The 2010 FIFA World Cup will serve as a catalyst to accelerate public transport improvements that would otherwise only have been rolled out in the medium to long term, Minister of Transport Jeff Radebe commented in a 2010 Transport Project Inspection programme, undertaken in May last month.
The transport improvements, however, would serve to meet the FIFA requirements for the execution of a successful 2010 FIFA World Cup in South Africa, assured Radebe.
The minister announced that the Department of Transportâ€™s projects, which will be showcased in its Transport Project Inspection initiative, is also designed to fundamentally transform the public transport system in South Africa in line with Cabinetâ€™s approved Public Transport Strategy and Action Plan.
Government plans to invest over R160-billion in the transportation system as part of the R400-billion infrastructure investment programme over the medium term.
The current transport projects under way include the Nasrec link, a strategic project that links two key 2010 venues, namely Soccer City stadium, in Nasrec, Johannesburg, the venue for the opening and final matches of the 2010 FIFA World Cup, with Orlando stadium, in Soweto, which will be used as a training venue for the Confederations Cup and the 2010 World Cup.
â€œThe project will leave a significant and lasting legacy in providing direct and rapid access to the Nasrec sports precinct. It will also transform Soweto by providing the much-needed northern ramps to the N1 freeway, improv- ing access between Soweto and areas such as Randburg and Sandton,â€ said Radebe.
He said that the Nasrec link, costing R420-million, is structured to provide 20% targeted participation to targeted contractors.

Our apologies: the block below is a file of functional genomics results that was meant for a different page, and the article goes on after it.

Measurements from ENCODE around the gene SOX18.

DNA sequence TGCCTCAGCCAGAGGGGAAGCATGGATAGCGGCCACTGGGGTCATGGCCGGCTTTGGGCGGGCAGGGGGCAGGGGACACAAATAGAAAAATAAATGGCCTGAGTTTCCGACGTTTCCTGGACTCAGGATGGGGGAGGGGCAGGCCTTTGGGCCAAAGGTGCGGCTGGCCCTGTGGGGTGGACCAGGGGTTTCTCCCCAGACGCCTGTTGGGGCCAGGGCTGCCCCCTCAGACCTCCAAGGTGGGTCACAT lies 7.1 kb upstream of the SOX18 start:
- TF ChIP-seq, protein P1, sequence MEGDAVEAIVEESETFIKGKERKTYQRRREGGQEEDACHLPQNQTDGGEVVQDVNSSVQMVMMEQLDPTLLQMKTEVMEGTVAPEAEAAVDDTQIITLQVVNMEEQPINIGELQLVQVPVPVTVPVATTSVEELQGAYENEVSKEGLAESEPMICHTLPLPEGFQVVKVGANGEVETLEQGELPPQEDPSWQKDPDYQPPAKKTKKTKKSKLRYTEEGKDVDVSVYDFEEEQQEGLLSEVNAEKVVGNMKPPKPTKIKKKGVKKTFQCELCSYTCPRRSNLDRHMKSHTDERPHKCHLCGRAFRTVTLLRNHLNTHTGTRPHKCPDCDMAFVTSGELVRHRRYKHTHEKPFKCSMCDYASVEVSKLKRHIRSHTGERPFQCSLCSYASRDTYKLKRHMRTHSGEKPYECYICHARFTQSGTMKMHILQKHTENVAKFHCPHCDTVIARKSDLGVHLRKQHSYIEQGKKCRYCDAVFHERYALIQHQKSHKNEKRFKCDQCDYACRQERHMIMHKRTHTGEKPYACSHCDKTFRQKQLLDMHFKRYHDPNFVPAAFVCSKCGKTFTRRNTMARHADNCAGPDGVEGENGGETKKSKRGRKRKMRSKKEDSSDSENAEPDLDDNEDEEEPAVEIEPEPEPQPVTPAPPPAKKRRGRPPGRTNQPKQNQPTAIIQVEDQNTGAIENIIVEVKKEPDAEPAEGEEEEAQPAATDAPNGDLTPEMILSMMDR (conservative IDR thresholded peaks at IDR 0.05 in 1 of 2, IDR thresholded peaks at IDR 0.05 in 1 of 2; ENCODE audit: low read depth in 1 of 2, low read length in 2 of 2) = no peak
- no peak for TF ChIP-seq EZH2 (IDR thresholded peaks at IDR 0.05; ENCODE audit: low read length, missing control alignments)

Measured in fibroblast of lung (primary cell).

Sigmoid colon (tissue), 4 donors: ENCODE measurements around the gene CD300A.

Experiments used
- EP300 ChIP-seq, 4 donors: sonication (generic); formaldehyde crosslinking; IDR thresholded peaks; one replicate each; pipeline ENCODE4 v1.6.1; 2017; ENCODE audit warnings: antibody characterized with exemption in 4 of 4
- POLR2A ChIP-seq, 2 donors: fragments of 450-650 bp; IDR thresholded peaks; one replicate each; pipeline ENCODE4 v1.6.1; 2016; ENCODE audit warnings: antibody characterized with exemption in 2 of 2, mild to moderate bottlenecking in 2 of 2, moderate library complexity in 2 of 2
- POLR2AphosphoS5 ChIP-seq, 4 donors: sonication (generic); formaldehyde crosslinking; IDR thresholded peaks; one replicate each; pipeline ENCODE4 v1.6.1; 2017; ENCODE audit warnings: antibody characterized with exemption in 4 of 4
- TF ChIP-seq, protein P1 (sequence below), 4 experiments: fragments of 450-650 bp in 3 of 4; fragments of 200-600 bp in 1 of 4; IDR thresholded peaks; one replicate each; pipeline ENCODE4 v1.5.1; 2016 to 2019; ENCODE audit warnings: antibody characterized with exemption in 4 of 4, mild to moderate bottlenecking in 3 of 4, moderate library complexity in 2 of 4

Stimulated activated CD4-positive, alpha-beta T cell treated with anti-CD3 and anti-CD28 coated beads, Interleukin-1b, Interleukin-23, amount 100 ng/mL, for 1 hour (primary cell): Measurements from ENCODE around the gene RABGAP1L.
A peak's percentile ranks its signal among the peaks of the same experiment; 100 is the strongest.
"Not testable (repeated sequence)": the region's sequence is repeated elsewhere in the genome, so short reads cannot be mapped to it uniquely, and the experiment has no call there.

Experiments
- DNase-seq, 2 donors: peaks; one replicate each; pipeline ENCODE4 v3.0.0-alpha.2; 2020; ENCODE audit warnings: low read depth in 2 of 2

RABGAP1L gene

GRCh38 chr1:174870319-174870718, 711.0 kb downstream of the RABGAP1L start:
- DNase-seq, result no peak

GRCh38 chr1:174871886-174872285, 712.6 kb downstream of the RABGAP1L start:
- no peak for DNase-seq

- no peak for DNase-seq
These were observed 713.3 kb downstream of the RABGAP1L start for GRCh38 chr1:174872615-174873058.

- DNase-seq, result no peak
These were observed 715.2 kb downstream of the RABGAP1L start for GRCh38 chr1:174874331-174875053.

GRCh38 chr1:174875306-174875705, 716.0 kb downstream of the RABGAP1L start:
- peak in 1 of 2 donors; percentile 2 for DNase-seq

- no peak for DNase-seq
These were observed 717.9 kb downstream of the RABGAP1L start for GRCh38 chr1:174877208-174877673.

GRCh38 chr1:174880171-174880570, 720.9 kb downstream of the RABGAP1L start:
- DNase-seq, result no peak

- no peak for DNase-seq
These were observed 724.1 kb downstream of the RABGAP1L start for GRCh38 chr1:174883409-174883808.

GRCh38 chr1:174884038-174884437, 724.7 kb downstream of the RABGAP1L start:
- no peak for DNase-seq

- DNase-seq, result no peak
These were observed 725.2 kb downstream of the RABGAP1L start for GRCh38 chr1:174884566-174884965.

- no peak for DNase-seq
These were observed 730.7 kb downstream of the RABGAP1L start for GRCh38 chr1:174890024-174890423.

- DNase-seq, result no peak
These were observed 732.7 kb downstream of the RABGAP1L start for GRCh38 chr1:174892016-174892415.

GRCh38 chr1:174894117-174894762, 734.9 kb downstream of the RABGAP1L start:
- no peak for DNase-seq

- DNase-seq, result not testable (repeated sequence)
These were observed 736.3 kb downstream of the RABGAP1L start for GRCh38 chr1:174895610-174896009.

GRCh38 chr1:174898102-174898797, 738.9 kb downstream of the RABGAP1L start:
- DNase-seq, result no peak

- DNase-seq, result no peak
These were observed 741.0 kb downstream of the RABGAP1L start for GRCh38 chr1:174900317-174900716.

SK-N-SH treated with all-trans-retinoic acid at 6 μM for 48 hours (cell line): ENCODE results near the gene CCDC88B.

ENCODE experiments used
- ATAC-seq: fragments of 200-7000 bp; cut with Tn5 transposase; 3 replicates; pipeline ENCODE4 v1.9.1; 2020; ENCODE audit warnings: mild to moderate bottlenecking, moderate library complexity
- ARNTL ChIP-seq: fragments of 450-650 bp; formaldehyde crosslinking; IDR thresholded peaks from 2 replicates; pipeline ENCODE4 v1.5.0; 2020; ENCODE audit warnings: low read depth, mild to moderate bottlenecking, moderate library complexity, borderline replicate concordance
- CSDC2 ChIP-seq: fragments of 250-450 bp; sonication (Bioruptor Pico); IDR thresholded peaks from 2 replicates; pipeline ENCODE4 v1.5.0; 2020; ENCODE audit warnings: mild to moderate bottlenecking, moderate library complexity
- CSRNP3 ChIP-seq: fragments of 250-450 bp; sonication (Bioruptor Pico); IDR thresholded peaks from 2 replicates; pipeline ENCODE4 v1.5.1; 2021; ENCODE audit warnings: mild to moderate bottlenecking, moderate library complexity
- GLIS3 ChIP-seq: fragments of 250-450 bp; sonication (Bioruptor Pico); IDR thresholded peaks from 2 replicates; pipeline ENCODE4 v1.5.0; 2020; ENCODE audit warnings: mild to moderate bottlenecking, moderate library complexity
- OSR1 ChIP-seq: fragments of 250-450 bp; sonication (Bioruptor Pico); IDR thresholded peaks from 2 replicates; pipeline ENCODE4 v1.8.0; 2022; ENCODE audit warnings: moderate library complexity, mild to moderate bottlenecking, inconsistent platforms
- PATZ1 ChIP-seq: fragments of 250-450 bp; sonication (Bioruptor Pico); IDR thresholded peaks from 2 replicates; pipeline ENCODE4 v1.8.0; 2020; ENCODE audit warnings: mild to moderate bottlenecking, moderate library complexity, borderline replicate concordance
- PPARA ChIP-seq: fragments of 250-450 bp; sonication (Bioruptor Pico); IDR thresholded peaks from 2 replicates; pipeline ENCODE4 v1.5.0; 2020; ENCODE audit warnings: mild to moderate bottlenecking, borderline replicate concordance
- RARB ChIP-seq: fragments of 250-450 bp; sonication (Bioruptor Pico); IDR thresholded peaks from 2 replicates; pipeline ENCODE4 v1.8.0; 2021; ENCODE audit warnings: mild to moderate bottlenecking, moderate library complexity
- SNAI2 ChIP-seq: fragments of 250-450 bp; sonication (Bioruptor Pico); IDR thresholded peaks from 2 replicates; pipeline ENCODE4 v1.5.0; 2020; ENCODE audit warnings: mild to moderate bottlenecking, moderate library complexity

The project, which is expected to create 230 jobs, is scheduled for completion in December 2009.
The project forms part of the strategic investment by government into the different modes of transport, and forms part of the R160-billion public transport investment by government.
â€œThis investment is strategically spread across the various modes of transport, and in the intermodal interfaces between the nodes with the intention of modernising the transportation system, improving safety and ensuring rapid and seamless mobility of people and goods,â€ said Radebe.
The road system is receiving over R70-billion worth of invest- ment, airports are receiving R19-billion and commuter rail is being allocated R16-billion, while specific interventions for the 2010 World Cup event have been allocated a total of R13,6-billion.
The R2-billion Bus Rapid-Tran- sit (BRT) system is another transport initiative adopted by government to improve the much-needed access to the Nasrec and Ellis Park precincts, and will be able to transport large volumes of fans for the 2010 World Cup on match or event days, said Radebe.
â€œThe design of this system ensures dedicated bus mobility in specially designed routes, with designated stops at key mobility points across the city. Major nodes such as Lenasia, Soweto, Nasrec, Johannesburg central business district (CBD), Ellis Park, Rosebank and Sandton, will allow the deployment of feeder systems and the incorporation of existing commuter operators in an integrated rapid-transit system,â€ explained Radebe.
He added that the system will enable the mass transportation of commuters from the southern and eastern parts of Johannesburg, linking these with major economic centres in the CBD and the northern suburbs of Johannesburg.
Phase 1 of the system will create 51 000 job opportunities and establish 40 km of the BRT system ahead of FIFAâ€™s Confederations Cup, to be staged in 2009.
â€œWhen completed, the full scheme will contribute to reducing the traffic in the Johannesburg area, as well as save carbon dioxide emissions, which is in line with our efforts at contributing towards the reduction of global warming,â€ said Radebe.
The staging of the 2010 event being an imminent reality for South Africa, Radebe announced that it is imperative to take time to scrutinise the progress being made and communicate these developments to the world, in order to spread the sense of excitement associated with the staging of an event of this magnitude in South Africa.
PUBLICATION: Engineering News
AUTHOR: Sylvester Haskins
DATED: 20th June 2008